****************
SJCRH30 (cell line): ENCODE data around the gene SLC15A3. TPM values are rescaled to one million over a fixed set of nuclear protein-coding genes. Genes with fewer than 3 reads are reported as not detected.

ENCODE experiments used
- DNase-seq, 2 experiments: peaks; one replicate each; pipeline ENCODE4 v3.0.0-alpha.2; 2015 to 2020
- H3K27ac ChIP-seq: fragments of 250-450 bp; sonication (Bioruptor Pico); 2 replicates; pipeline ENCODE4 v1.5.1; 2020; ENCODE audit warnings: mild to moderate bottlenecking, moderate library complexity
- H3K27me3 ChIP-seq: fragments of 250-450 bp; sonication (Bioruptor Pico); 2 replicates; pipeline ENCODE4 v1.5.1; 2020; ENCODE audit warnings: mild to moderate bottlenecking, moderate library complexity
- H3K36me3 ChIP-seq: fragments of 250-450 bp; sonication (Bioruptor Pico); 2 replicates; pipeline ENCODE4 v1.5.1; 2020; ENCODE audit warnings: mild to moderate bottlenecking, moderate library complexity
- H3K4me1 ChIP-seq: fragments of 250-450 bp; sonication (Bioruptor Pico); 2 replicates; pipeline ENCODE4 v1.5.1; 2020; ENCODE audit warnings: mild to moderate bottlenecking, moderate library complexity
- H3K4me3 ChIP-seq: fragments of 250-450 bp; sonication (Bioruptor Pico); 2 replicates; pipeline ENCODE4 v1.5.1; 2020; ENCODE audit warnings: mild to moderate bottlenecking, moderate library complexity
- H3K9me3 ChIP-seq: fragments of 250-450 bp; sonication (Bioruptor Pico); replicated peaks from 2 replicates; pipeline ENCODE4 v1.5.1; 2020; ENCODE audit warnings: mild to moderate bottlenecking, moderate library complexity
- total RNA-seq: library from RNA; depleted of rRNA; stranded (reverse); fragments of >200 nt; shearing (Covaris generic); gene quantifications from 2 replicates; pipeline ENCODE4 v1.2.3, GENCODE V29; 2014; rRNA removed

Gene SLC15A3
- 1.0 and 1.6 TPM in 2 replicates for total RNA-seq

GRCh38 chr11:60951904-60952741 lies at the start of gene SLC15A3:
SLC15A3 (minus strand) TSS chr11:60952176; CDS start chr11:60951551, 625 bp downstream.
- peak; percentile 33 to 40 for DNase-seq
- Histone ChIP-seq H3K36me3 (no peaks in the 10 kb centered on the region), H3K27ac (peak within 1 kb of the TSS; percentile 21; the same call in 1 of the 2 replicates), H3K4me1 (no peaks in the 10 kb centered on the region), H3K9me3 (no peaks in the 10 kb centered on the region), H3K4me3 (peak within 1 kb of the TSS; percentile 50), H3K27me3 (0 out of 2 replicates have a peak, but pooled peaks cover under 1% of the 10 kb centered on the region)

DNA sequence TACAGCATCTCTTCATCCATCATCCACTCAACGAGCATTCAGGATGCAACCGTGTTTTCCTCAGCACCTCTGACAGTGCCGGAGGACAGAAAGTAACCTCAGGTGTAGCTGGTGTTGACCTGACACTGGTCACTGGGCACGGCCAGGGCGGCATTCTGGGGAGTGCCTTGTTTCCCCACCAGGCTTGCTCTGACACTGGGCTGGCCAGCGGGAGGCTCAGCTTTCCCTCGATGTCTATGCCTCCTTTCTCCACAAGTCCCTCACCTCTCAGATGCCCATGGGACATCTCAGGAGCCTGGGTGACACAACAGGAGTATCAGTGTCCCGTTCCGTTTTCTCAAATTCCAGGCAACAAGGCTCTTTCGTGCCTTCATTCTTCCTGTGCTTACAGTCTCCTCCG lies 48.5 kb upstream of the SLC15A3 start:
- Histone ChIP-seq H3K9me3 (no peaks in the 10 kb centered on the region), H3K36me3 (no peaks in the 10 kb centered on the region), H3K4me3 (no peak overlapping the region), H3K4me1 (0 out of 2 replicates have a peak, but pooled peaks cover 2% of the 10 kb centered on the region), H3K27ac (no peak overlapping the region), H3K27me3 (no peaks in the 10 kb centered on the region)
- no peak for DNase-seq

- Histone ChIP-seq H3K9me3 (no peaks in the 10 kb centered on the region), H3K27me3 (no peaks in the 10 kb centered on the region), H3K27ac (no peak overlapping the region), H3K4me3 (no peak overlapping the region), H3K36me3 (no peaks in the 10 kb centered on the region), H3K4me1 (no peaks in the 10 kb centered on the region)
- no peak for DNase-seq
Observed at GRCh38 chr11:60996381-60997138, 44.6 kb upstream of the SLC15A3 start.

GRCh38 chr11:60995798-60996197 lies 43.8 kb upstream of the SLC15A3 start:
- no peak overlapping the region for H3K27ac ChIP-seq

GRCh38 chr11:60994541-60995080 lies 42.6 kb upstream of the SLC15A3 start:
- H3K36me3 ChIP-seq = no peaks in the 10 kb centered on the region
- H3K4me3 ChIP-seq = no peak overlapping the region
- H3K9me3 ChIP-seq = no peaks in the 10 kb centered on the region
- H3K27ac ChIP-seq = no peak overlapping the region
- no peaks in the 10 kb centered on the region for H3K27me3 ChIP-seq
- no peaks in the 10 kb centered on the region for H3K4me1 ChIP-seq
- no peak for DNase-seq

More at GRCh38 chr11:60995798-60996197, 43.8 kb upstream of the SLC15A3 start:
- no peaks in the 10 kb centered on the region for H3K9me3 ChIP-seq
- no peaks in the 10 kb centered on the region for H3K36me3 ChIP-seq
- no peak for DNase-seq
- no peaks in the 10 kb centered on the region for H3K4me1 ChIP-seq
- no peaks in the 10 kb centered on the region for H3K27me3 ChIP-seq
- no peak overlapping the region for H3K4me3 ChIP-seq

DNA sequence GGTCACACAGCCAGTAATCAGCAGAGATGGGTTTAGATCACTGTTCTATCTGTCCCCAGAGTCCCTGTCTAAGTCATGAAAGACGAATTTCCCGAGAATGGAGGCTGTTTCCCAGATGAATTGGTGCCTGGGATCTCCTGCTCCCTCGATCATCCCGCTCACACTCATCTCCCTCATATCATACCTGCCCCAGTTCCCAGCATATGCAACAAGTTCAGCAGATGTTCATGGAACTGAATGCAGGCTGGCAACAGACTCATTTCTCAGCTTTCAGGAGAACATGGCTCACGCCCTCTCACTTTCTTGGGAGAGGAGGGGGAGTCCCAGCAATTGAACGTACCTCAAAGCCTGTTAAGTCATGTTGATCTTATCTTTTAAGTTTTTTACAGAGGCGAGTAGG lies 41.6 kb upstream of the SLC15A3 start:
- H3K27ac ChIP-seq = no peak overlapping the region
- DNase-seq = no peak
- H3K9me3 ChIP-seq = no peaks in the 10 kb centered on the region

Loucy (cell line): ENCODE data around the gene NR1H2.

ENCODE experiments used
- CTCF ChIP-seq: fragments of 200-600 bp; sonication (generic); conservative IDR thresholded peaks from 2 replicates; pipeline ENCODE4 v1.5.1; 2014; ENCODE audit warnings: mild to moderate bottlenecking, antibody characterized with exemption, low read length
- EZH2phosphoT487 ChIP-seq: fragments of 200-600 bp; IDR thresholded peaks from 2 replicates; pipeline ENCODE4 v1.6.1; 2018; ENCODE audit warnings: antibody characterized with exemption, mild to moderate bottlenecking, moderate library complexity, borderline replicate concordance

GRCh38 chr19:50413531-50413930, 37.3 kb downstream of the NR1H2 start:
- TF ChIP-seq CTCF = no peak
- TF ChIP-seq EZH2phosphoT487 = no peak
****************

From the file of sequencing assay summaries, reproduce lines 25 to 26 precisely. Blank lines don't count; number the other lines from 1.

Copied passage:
GRCh38 chr11:60994541-60995080 lies 42.6 kb upstream of the SLC15A3 start:
- H3K36me3 ChIP-seq = no peaks in the 10 kb centered on the region